It may seem strange, but the fact is that material 50 will be fully magnetized by the apparatus even if it is moved through the gap virtually as fast as it can be, as by winding equipment. The strip is passed through the gap in the direction of arrow 51 in FIGS. 1 and 2, that is, perpendicularly to the plane defined by the stack axes 32, 32. Magnetization occurs instantly for all practical purposes: the material need not be passed through slowly, or inched or indexed. Moreover, no source of electric current to energize coils is required for magnetization. Tests have established that the magnetizing field level (H oersteds) generated by the stacks does not decrease with use. In this respect the magnetization can be likened to gravity: it doesn't wear out.
Because magnets with band-like poles are widely used for holding purposes, an important measure of their strength is so-called "pull strength." This is the force, in terms of pull per unit area such as ounces per square inch, needed to pull a given magnetic object away from magnetized material with which it is facially engaged. In the data given hereafter pull strength was measured by an Ametek force gauge which is conventionally used to measure the tensile strength of various materials.
A strip of Plastalloy 1A composite barium ferrite material manufactured by the assignee of this application, 0.030" thick, was magnetized by apparatus in accordance with the invention having 18 magnets of samarium cobalt per inch of stack length. Each magnet was 1.5 inches in diameter and 0.055 inches thick (i.e., its dimension in the direction of magnetization was about 50× the strip thickness). The resulting magnetized strips had 18 (0.055" wide) poles per inch of strip width. The pull strength of the magnetized strip material was compared with that of the strongest commercially available, impulse magnetized barium ferrite strip material having band-like poles. The commercial material was 0.030" thick and also had 18 poles per inch.
______________________________________Example 1No backingMagnetized Impulse MagnetizedBy Invention Material______________________________________Side a, 21.26 ozs./sq. in. Side a, 19.00 oz./sq. in.Side b, 20.38 ozs./sq. in. Side b, 9.80 oz./sq. in.______________________________________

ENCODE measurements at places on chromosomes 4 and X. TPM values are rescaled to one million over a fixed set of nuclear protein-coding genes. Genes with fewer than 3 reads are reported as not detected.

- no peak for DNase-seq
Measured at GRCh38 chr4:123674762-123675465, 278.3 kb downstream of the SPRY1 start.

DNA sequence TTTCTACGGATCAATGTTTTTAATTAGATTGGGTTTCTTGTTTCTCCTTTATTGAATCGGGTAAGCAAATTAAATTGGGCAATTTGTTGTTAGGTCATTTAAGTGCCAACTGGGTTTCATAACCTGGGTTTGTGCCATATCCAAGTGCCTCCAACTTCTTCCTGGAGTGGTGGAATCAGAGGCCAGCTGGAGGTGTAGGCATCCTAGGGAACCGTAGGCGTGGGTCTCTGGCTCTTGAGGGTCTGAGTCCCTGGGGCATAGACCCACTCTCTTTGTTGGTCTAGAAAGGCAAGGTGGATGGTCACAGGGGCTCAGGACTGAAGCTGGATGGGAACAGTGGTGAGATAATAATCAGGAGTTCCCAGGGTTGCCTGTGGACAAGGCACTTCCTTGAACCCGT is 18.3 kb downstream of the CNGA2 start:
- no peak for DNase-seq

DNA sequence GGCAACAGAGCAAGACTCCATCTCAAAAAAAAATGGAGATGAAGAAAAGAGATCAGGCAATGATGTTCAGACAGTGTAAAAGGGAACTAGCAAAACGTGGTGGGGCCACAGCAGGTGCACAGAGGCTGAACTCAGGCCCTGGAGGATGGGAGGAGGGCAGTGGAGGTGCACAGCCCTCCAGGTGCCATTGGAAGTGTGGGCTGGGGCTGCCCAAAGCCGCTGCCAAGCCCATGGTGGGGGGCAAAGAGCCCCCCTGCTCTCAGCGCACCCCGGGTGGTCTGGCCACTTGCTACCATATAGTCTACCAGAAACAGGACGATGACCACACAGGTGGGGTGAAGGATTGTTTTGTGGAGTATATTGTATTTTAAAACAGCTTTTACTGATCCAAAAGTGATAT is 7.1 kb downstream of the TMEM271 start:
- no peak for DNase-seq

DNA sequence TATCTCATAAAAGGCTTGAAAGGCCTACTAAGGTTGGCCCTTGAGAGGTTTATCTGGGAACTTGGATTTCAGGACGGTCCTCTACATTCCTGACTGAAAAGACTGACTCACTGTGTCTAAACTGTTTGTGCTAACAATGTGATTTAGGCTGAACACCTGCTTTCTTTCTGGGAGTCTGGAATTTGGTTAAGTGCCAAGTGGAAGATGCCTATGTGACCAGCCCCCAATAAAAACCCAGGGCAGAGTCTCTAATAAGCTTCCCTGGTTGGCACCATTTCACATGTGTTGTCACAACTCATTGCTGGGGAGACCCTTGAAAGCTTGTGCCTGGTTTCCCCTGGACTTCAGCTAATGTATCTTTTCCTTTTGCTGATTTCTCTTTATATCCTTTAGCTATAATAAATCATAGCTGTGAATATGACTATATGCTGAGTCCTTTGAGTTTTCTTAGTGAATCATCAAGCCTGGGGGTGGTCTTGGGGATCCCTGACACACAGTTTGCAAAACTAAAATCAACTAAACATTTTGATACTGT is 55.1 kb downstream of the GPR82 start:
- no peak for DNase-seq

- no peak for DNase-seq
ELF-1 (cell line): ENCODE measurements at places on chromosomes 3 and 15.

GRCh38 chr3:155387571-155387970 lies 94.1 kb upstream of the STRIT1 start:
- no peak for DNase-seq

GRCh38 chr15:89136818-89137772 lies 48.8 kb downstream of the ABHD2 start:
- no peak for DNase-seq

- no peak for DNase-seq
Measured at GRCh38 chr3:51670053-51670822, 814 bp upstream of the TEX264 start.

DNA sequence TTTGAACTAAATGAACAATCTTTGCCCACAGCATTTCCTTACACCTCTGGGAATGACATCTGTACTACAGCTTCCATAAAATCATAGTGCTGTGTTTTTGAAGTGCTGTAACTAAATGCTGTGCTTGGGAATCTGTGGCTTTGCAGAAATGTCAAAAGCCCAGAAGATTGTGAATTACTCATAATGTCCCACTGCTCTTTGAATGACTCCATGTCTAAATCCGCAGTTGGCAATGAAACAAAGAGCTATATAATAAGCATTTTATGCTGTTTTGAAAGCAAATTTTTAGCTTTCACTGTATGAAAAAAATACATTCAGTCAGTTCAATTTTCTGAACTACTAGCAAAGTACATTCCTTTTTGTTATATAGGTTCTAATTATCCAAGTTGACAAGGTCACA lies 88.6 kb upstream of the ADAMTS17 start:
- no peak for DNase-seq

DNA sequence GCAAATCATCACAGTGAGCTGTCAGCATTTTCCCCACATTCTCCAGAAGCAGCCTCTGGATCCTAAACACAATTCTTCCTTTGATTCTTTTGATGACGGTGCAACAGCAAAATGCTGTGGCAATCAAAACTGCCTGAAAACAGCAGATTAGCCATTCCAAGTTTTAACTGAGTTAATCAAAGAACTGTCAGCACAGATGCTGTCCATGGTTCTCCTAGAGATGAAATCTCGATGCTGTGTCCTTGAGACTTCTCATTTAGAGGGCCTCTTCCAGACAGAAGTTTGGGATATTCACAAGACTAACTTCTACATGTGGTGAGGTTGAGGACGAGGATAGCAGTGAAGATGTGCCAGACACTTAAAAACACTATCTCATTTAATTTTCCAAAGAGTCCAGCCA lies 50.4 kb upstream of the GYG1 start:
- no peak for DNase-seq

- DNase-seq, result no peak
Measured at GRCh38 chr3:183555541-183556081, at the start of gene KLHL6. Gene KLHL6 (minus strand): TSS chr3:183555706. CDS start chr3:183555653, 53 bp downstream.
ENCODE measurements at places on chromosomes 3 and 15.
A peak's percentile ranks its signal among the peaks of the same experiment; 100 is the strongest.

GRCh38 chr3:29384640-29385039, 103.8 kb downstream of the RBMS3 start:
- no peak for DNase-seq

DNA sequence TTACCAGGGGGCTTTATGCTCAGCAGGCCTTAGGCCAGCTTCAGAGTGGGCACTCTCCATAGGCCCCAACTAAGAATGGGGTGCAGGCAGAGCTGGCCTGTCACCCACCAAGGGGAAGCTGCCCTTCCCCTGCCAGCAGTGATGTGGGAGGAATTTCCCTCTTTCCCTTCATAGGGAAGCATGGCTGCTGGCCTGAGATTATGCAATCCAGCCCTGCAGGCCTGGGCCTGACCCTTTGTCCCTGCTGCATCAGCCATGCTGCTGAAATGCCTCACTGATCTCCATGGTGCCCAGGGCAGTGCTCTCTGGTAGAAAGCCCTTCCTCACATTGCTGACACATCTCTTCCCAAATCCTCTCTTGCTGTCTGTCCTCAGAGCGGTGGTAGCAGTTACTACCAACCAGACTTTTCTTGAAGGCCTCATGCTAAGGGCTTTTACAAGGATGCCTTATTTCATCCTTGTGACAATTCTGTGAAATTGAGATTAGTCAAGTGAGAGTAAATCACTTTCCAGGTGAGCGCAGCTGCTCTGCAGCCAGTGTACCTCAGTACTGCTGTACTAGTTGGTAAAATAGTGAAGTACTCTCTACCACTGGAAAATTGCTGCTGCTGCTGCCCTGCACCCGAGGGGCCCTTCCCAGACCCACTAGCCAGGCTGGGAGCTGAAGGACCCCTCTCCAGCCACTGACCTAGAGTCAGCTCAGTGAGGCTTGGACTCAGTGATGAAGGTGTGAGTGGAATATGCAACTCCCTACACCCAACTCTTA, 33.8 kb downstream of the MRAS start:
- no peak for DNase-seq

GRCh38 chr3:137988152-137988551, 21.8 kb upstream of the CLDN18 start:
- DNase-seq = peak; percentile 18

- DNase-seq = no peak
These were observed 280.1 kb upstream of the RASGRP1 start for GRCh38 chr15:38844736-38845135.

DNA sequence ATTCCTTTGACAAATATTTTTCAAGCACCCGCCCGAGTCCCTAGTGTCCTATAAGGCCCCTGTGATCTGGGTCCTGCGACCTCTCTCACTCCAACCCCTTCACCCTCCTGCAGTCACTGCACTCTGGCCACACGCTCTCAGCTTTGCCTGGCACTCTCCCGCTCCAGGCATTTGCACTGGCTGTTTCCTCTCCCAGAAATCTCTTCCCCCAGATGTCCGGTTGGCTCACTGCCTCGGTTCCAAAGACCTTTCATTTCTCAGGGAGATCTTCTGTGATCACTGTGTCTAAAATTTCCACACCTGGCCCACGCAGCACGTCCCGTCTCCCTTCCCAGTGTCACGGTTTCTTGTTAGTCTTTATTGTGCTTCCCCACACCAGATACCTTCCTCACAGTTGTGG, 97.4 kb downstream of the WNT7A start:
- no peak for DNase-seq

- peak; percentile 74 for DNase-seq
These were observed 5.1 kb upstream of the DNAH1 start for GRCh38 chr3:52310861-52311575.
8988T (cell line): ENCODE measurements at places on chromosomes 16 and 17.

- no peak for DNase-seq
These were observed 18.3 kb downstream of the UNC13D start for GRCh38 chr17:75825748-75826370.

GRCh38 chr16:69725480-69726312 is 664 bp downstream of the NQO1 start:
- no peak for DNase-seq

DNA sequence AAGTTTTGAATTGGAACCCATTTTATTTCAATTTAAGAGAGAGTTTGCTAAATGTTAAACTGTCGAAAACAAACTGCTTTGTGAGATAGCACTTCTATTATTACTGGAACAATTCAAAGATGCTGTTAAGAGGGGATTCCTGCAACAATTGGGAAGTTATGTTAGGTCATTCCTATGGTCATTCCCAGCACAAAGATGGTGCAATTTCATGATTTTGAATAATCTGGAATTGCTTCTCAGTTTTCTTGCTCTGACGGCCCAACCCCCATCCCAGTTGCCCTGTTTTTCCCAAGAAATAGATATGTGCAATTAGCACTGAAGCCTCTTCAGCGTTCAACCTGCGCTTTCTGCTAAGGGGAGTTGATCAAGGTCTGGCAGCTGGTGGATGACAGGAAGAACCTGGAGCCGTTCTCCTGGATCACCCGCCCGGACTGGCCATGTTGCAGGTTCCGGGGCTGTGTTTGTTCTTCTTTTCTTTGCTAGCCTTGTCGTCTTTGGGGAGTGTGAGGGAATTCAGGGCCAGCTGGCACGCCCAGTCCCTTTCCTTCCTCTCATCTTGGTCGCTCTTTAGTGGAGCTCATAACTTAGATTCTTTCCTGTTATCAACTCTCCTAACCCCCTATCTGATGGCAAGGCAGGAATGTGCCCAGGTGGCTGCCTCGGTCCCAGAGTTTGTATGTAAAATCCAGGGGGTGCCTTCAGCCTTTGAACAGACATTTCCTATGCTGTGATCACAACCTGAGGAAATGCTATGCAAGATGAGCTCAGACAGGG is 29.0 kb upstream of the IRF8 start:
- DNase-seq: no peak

______________________________________Example 2.010" steel backingMagnetized Impulse MagnetizedBy Invention Material______________________________________Side a, 24.22 ozs./sq. in. Side a, 23.97 oz./sq. in.Side b, 24.61 ozs./sq. in. Side b, 14.56 oz./sq. in.______________________________________
Examples 1 and 2 show an improvement in holding power of both sides (a and b) over the impulse magnetized material and an especially remarkable improvement over side b of that material. (Presumably the strip manufacturer placed the impulse magnetizing fixture on only one side of the strip, as is often practiced to reduce maintenance and to avoid overloading power lines during demanding production runs.) Indeed, the apparatus of this invention achieves results which equal or exceed those obtained by an impulse magnetizer. And, while the apparatus specifically described has 18 poles per inch of width, it should be realized that more or fewer poles per inch can be used to suit specific applications.
In other tests, the same type and thickness of strip material was magnetized in apparatus having magnetizing stacks with 11 poles per inch (11 magnets each 0.09" wide), each 1.5 inches long (i.e., a magnetic length of about 50× strip thickness). It is compared with commercially available impulse magnetized material of the same thickness, also having 11 poles per inch of width.
______________________________________Example 3No backingMagnetized Impulse MagnetizedBy Invention Material______________________________________Side a, 16.96 ozs./sq. in. Side a, 13.90 ozs./sq. in.Side b, 16.93 ozs./sq. in. Side b, 7.20 ozs./sq. in.______________________________________
______________________________________Example 4.010" steel backingMagnetized Impulse MagnetizedBy Invention Material______________________________________Side a, 28.10 ozs./sq. in. Side a, 21.50 ozs./sq. in.Side b, 27.34 ozs./sq. in. Side b, 13.97 ozs./sq. in.______________________________________
Again it is apparent that the material magnetized by the present apparatus and process is higher in strength than the commercial material on both side a and side b. However, the strengths of sides a and b in Examples 3 and 4 are less than those in Examples 1 and 2. The decrease stems from the greater pole width, which is almost too wide in relation to the 0.030" strip thickness, considering the range previously described. A comparison of Example 3 with Example 4 shows how effective steel backing can be. The backing produces an increase of 11 additional ounces of pull for strip magnetized by the method of the invention, and 8 ounces for the commercial material.